A U.S. drug enforcement official told The Observer, “Any major US interest seeking to avoid fully disclosed investments would have to go to pretty careful lengths to avoid encountering cartel interests.”
“Anyone seeking to conceal or launder money would find it in safe and lucrative hands were they to forge alliances with, rather than skirt, the cartels,” The Observer noted, and would “find them accommodating in terms of remuneration.” The official hastened to add, it’s “nothing anyone will confirm for Stanford right now.”
The question is: why?
A Full-Service Bank
One possible answer may revolve around charges that SIB’s Venezuela branch was a conduit for laundered CIA funds.
If true, then the Agency would be dead set against trial disclosures that revealed the bank had been involved in laundering drug money, particularly if narcotics syndicates are playing a role in U.S. destabilization efforts there.
Months before Stanford’s empire collapsed, Venezuela’s socialist government launched a raid on SIB offices in Caracas.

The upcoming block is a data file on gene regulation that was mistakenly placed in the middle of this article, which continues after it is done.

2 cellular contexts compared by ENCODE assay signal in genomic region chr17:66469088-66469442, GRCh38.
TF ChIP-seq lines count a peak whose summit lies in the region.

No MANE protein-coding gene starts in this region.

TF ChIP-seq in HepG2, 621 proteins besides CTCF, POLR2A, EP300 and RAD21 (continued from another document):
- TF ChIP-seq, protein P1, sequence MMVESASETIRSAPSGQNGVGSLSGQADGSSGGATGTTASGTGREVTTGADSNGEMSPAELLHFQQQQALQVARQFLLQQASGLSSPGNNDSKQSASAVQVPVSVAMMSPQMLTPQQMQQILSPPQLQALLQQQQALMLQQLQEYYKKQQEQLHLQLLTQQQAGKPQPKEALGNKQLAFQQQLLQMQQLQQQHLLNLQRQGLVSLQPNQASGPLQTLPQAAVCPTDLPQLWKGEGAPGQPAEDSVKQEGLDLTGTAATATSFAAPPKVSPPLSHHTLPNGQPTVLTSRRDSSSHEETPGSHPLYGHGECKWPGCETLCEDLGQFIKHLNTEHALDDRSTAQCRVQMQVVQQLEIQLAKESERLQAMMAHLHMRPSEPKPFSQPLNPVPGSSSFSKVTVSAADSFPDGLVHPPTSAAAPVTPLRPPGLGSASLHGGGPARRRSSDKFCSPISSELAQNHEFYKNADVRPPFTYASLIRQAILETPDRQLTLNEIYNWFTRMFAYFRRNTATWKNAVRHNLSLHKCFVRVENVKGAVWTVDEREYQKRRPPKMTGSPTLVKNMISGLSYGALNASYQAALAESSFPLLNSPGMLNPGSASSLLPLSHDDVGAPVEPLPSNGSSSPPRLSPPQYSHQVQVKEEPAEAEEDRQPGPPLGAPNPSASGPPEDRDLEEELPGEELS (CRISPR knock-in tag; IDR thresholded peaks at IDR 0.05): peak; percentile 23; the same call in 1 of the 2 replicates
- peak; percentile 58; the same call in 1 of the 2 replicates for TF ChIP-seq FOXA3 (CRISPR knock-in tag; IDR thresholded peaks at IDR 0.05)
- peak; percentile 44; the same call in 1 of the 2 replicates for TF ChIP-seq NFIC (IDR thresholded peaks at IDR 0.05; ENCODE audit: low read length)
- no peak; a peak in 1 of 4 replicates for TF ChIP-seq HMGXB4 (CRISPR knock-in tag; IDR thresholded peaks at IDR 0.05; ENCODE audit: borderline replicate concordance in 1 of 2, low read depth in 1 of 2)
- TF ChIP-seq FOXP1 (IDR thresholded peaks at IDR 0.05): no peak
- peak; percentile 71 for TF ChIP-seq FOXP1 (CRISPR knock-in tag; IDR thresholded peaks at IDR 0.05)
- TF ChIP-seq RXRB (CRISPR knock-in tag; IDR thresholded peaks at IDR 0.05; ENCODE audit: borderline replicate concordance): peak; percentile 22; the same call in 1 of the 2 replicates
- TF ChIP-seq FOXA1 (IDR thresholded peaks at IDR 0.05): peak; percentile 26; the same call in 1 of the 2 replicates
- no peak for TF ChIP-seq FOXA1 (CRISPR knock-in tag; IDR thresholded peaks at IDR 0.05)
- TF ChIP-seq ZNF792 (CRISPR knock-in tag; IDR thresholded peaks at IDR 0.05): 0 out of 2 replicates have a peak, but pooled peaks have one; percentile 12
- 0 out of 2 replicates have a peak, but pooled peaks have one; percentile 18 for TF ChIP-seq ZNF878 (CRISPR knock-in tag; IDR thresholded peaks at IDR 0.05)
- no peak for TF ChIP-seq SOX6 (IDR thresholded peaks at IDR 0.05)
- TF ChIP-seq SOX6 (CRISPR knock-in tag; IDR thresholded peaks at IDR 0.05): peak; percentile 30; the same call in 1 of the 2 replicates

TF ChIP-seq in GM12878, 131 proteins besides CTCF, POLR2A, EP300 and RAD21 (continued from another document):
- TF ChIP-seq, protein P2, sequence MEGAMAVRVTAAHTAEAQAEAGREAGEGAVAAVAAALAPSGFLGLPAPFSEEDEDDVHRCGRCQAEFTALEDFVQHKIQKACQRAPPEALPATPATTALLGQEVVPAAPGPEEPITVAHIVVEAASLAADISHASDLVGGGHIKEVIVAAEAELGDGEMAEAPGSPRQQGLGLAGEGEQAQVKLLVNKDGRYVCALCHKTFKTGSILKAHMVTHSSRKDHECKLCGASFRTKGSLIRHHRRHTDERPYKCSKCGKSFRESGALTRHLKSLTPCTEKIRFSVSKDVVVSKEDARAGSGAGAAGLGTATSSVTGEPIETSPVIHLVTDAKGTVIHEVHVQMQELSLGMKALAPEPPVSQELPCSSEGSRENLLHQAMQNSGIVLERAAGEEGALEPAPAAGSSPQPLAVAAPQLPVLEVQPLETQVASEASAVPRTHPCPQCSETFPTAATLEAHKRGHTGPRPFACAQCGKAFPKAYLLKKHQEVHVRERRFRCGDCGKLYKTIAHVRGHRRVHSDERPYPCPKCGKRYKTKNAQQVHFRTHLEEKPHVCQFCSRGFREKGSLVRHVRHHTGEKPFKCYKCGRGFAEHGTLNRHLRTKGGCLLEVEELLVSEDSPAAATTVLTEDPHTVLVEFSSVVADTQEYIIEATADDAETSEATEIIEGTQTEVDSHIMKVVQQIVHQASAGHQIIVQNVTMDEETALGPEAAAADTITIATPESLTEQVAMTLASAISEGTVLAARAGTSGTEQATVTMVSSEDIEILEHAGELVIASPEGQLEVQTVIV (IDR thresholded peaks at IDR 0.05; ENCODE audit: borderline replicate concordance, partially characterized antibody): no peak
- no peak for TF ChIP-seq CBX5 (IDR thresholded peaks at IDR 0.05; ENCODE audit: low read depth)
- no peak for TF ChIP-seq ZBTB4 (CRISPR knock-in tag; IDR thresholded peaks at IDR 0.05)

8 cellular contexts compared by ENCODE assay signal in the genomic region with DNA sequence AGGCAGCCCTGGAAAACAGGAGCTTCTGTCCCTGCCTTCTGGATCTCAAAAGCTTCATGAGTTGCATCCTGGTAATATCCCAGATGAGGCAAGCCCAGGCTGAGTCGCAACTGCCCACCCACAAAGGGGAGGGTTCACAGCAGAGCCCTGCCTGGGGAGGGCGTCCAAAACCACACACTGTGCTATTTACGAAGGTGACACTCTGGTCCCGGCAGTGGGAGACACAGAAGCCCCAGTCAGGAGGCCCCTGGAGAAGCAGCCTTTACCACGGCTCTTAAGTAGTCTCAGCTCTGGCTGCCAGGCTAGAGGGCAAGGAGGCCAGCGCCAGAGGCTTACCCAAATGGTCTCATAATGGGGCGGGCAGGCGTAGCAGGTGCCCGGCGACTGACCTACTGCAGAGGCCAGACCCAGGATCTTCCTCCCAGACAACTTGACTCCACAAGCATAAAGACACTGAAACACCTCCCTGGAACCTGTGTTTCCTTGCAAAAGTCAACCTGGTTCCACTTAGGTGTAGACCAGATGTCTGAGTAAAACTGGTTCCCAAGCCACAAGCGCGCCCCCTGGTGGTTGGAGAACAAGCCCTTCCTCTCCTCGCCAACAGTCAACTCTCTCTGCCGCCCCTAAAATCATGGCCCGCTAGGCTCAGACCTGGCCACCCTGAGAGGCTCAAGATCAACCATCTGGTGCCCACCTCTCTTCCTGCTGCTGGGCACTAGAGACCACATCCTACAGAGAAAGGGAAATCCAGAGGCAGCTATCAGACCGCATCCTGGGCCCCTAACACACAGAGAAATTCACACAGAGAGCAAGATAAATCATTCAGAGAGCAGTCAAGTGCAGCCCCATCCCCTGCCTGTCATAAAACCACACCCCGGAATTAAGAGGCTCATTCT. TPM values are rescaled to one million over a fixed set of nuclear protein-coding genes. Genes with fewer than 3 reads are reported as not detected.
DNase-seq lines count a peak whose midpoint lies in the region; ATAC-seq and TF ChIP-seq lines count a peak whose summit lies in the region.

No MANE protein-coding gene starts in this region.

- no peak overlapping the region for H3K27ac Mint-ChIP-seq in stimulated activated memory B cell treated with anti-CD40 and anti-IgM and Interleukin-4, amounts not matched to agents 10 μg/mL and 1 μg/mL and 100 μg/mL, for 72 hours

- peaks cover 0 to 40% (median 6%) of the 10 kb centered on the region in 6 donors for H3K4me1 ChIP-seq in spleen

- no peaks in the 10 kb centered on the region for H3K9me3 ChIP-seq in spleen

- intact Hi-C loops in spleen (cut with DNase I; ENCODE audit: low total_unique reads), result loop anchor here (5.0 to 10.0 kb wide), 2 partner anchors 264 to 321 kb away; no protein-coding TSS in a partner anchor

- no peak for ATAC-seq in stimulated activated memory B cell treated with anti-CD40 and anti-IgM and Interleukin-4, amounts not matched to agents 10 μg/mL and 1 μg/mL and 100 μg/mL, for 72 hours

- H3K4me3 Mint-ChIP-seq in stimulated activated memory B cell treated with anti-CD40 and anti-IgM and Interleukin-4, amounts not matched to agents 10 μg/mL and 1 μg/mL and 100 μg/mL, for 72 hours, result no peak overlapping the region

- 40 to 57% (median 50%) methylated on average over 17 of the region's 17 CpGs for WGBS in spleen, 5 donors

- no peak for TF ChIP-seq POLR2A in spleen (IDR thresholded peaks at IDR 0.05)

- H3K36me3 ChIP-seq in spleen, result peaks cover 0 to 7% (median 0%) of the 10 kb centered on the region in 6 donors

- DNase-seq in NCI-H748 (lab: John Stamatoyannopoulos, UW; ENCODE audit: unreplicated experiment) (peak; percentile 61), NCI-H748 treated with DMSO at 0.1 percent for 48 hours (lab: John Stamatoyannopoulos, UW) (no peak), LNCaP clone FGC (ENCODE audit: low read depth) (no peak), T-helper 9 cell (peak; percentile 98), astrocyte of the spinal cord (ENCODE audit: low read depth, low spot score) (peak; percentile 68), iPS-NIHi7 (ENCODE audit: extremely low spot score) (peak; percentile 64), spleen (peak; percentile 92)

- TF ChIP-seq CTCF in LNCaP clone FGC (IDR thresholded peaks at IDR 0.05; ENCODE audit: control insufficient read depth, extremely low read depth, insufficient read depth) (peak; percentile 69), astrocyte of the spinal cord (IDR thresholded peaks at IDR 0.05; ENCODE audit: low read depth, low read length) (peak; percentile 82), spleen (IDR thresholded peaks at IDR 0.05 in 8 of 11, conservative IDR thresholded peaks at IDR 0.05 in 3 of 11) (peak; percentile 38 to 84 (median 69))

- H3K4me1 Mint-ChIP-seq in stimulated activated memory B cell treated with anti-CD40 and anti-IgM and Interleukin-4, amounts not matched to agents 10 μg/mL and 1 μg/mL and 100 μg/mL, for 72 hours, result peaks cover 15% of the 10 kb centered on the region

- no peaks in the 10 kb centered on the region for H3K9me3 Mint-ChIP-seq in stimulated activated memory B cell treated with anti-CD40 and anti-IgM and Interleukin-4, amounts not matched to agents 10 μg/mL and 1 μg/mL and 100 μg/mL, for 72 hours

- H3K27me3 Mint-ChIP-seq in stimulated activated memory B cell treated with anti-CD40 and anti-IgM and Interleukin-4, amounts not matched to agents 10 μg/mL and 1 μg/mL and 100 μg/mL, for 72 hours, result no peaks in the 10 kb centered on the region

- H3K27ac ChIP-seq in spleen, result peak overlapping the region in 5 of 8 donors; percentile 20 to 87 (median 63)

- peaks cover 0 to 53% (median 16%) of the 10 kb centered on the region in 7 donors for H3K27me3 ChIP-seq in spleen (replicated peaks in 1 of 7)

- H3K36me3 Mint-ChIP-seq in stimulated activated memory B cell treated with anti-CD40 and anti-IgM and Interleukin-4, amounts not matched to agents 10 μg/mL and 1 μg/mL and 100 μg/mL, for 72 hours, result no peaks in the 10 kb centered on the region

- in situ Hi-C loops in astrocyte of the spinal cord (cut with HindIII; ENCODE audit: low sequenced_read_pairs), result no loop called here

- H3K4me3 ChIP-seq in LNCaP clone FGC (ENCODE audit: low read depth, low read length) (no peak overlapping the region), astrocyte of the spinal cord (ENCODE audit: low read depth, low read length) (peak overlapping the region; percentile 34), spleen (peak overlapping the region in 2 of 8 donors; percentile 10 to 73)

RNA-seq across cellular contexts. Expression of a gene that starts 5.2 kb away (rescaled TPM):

The Daily Telegraph reported that “Sir Allen Stanford, the Texan billionaire… is now at the centre of an international spying row.”
The conservative British newspaper disclosed that “officials from Venezuelan military intelligence raided a branch of his offshore bank over claims that its employees were paid by the CIA to spy on the south American country.”
Although corporate media in the U.S. dismissed Venezuelan allegations as propaganda, questions persist.
While on a charm offensive before his arrest last year, Stanford gave an interview to CNBC’s Scott Cohn. When asked about claims that his bank may have been a cut-out for the Agency, this curious exchange took place: